Retrieved on 17 March 2016. The narrator stands up under the attacks of Brother Tobitt and Brother Jack. A white Northern liberal and multi-millionaire who provides financial support for Dr. Norton as the great white father. The pretense that Jack has created repeatedly throughout the novel and which fooled the narrator is starting to become more evident to him. Recall that Jim Trueblood faced a similar moral dilemma as he struggled to reconcile the financial and material needs of his family with his desire to save face in the eyes of his community.
He predicts that if the Brotherhood does not follow through with the spirit that was raised at the funeral they would lose much support. The narrator is later called before a meeting of the Brotherhood and accused of putting his own ambitions ahead of the group. The only motivation to which the narrator can cling is an affirmation that his own absurdity is more important to him than Jack's or Ras's. National Book Awards Acceptance Speeches. Determined to pay tribute to his friend, the narrator organizes a lavish funeral and eulogizes.
However, to receive it, he must first take part in a brutal, humiliating for the entertainment of the town's rich white dignitaries. The narrator replies that it brought the people out who had stopped supporting them and that since he could not reach the committee beforehand he had acted on his personal responsibility. However, his mind is not quite able to make the connection between Jack's blindness and Barbee's blindness and his own. It was a desperate, self-destructive act aimed at expressing his own self-hatred at selling his people by being part of an organization that exploits blacks, using them only to advance its own social goals and seeing them as nothing more than dolls or puppets. A preacher from Chicago who visits the narrator's college. He has done something not because someone told him to, but because he chose to.
Understanding that Rinehart has adapted to white society at the cost of his own identity, the narrator resolves to undermine the Brotherhood by feeding them dishonest information concerning the Harlem membership and situation. Now, however, he has realized that his own identity, both in its flexibility and authenticity, is the key to freedom. However, Bledsoe gives several sealed letters of recommendation to the narrator, to be delivered to friends of the college in order to assist him in finding a job so that he may eventually re-enroll. The narrator wonders about the crowd, whether they are connected to Clifton, attracted to the spectacle, or see the event as an outlet for their grievances. He returns to his old office to look for Brother Tarp but fails to find anyone in the building.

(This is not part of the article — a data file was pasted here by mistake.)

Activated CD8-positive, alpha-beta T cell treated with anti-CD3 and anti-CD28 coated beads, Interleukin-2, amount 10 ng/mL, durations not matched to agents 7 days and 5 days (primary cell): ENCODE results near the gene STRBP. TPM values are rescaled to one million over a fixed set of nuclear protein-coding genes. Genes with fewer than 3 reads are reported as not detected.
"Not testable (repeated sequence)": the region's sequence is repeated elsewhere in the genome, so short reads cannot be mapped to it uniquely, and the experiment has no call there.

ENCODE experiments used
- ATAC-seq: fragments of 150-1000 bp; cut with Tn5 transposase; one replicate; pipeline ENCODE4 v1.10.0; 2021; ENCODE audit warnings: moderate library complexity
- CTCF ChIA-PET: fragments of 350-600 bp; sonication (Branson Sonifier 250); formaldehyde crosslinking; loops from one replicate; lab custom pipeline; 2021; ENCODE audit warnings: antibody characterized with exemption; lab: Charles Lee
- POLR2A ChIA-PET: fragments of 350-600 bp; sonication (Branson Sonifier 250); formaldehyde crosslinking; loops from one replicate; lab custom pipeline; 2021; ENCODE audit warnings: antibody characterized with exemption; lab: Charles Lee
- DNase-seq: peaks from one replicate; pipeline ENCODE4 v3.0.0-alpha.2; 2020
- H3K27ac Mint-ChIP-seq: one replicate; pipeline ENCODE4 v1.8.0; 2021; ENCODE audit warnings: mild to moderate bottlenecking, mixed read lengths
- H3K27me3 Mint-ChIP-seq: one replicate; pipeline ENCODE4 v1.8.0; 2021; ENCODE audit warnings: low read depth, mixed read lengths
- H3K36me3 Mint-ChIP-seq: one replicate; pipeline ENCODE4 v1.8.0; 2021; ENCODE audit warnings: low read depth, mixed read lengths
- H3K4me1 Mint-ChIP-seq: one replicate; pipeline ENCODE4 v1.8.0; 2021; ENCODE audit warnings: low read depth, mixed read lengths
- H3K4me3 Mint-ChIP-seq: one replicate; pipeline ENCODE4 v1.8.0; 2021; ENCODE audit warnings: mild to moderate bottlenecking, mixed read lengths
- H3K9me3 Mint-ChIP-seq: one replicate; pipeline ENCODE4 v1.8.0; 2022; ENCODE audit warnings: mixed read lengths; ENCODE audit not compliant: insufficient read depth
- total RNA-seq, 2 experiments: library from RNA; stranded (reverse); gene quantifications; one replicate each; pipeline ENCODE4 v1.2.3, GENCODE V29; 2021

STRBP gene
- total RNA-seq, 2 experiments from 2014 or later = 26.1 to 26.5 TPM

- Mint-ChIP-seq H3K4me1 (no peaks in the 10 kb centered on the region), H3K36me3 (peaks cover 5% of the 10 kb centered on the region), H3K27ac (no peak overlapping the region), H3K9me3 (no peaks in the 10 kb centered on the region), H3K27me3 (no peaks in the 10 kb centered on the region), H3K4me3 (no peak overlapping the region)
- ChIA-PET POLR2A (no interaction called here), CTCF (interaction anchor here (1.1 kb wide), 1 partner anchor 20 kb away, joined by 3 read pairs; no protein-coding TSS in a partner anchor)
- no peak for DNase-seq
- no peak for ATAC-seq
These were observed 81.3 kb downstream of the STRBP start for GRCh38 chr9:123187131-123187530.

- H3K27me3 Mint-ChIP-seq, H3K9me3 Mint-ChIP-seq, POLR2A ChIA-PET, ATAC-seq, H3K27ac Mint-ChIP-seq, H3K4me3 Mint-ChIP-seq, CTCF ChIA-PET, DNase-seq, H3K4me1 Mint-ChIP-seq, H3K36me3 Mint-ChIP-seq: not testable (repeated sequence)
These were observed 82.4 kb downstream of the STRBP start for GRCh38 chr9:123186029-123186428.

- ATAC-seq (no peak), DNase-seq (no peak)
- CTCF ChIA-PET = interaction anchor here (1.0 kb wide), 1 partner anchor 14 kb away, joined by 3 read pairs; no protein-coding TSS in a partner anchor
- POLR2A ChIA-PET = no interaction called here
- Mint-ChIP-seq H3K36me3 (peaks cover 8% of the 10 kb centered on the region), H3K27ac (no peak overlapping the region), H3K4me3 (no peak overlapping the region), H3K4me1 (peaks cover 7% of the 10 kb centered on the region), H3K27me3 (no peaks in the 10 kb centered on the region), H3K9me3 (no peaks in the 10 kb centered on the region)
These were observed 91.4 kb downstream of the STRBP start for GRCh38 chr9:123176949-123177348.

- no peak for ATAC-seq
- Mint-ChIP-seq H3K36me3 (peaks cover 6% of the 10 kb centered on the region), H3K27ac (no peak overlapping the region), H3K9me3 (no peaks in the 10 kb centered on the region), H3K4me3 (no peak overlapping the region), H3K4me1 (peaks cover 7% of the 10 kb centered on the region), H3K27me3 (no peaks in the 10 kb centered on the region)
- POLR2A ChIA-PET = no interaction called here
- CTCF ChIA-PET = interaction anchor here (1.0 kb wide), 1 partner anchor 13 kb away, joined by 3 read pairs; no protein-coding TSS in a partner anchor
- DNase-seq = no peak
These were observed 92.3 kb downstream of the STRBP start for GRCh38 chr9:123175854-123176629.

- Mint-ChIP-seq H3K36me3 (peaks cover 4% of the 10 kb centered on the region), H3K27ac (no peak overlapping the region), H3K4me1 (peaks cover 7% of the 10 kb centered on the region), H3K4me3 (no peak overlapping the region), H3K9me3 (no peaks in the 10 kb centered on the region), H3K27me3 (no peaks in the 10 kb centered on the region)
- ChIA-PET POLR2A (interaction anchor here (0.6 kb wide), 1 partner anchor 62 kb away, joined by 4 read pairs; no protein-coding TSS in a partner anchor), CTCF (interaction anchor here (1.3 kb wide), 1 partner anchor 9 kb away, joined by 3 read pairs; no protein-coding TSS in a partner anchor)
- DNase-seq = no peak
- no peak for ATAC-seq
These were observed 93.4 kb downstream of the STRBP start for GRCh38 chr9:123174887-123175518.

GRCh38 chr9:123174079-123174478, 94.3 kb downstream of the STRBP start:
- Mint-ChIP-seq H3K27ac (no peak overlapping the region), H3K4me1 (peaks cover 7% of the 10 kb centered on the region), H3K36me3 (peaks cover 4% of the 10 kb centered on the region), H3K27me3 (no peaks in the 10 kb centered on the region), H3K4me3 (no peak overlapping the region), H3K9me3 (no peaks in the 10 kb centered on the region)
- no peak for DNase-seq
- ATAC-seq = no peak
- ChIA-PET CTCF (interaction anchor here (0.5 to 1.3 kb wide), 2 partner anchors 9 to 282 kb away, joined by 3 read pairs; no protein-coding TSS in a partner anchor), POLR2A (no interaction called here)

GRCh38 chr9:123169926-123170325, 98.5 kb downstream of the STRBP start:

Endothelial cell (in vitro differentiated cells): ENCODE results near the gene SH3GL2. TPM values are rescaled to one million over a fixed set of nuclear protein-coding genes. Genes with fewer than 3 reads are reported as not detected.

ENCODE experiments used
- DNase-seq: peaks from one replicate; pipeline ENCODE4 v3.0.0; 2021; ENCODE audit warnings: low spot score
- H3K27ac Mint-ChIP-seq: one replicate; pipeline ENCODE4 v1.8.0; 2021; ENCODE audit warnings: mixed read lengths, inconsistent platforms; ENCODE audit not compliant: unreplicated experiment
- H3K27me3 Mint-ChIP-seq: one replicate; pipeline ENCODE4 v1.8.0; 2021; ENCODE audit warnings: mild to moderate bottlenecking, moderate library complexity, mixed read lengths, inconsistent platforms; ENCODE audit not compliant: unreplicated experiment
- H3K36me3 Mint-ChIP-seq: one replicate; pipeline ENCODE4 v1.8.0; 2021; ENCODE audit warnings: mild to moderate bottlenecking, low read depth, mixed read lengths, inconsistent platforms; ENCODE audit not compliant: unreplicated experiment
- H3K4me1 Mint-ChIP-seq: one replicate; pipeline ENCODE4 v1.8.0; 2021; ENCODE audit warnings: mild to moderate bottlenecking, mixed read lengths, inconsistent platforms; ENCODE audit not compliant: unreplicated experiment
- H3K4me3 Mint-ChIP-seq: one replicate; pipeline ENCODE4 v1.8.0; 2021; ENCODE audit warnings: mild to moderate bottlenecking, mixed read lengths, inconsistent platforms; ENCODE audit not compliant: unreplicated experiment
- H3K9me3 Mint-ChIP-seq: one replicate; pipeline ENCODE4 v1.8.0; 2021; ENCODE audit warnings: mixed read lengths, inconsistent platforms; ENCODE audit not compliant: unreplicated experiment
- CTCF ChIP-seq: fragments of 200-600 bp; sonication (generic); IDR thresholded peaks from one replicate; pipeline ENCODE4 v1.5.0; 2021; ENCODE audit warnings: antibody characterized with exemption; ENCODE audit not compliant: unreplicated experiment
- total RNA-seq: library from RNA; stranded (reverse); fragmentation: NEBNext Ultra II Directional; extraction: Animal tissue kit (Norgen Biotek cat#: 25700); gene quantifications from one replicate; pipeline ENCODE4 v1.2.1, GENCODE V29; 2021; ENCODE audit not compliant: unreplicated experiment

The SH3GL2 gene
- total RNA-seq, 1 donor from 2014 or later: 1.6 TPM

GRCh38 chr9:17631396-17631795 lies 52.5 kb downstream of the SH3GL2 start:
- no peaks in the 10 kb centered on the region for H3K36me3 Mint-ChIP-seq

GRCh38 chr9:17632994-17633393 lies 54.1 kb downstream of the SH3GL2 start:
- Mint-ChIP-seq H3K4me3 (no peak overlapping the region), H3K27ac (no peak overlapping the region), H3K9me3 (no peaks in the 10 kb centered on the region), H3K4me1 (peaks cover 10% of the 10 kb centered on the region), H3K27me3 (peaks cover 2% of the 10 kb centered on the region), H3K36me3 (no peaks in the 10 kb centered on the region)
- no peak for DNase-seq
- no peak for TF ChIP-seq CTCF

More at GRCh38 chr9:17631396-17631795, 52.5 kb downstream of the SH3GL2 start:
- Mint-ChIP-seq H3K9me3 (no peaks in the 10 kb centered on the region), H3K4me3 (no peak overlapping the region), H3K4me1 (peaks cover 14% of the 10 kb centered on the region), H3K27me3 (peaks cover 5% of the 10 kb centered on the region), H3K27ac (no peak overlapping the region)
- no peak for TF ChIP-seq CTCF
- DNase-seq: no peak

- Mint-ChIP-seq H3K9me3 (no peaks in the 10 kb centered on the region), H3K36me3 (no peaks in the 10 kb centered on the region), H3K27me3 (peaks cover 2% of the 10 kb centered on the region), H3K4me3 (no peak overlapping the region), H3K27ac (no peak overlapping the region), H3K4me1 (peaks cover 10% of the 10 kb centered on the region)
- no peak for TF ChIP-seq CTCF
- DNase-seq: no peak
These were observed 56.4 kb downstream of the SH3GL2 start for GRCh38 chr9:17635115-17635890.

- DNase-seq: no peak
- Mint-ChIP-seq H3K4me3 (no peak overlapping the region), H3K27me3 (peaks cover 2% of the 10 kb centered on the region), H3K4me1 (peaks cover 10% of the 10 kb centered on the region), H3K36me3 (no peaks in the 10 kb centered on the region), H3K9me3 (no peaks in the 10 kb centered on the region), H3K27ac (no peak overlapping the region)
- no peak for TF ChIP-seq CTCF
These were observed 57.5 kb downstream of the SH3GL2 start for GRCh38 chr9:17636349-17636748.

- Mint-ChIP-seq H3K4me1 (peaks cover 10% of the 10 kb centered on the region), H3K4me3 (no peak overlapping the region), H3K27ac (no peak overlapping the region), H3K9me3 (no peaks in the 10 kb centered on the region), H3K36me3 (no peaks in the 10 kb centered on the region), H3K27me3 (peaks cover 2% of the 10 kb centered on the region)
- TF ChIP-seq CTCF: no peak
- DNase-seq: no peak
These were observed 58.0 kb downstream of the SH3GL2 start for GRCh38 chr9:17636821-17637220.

Wishing to speak it over with Hambro, he takes a cab to his house. Left alone, the narrator realizes that after that night, he can never again be the same. Invisible Man won the U. Barrelhouse breaks it up, telling Rinehart to leave. It was a bank, a piece of early Americana, the kind of bank which, if a coin is placed in the hand and a lever pressed upon the back, will raise its arm and flip the coin into the grinning mouth. Once he reaches his office, he tries to make the doll dance.
The policemen could not allow Clifton to sell any sort of power and he must be shot down The narrator is correct in his assumption that entertainment of the type which Clifton produced equals political death, but he does not understand the reasons why and that he too is destined for a similar fate. However, Ellison also frequently portrays the narrator as blind to the realities of race relations. Jack uses the eye as an example of how little the narrator knows about the organization. Rich and poor, brothers and sisters, and nonmembers of the Brotherhood alike want to mourn for a man everybody loved. That's my life, telling white folk how to think about the things I know about.
And all for twenty-five cents, the quarter part of a dollar… Ladies and gentlemen, he'll bring you joy, step up and meet him, Sambo the— 20. Reallizing what rebelling had gottn Clifton, the narrator tries to back off but has already gone too far. He mourns for the unnecessary death of a man he loved, and he tells the people that Tod Clifton stands for all of them. Analysis: The interrogation scene set up following the funeral mirrors strongly the interrogation the narrator goes through with Dr. The narrator tries repeatedly to reach headquarters of the Brotherhood but can contact no one. Looking at one of the dolls he had taken from the scene, he realizes that Clifton had been making it dance by an imaginary thread. Seeing one of the policemen nearby, however, he picks up the doll and puts it in his briefcase.
He sends the loyal members out to round up as many other members as possible. They lecture him on patience and discipline, especially throwing in his jabs. The realization that one man like this can exist throws the narrator into a quandary. The reason they are so angry is the nature of Clifton's death, as he was selling such a degrading object when he died. The students and faculty of the college view Jim Trueblood as a disgrace to the black community. Clifton's was a yes role outside of the Brotherhood, but the results were just as dangerous.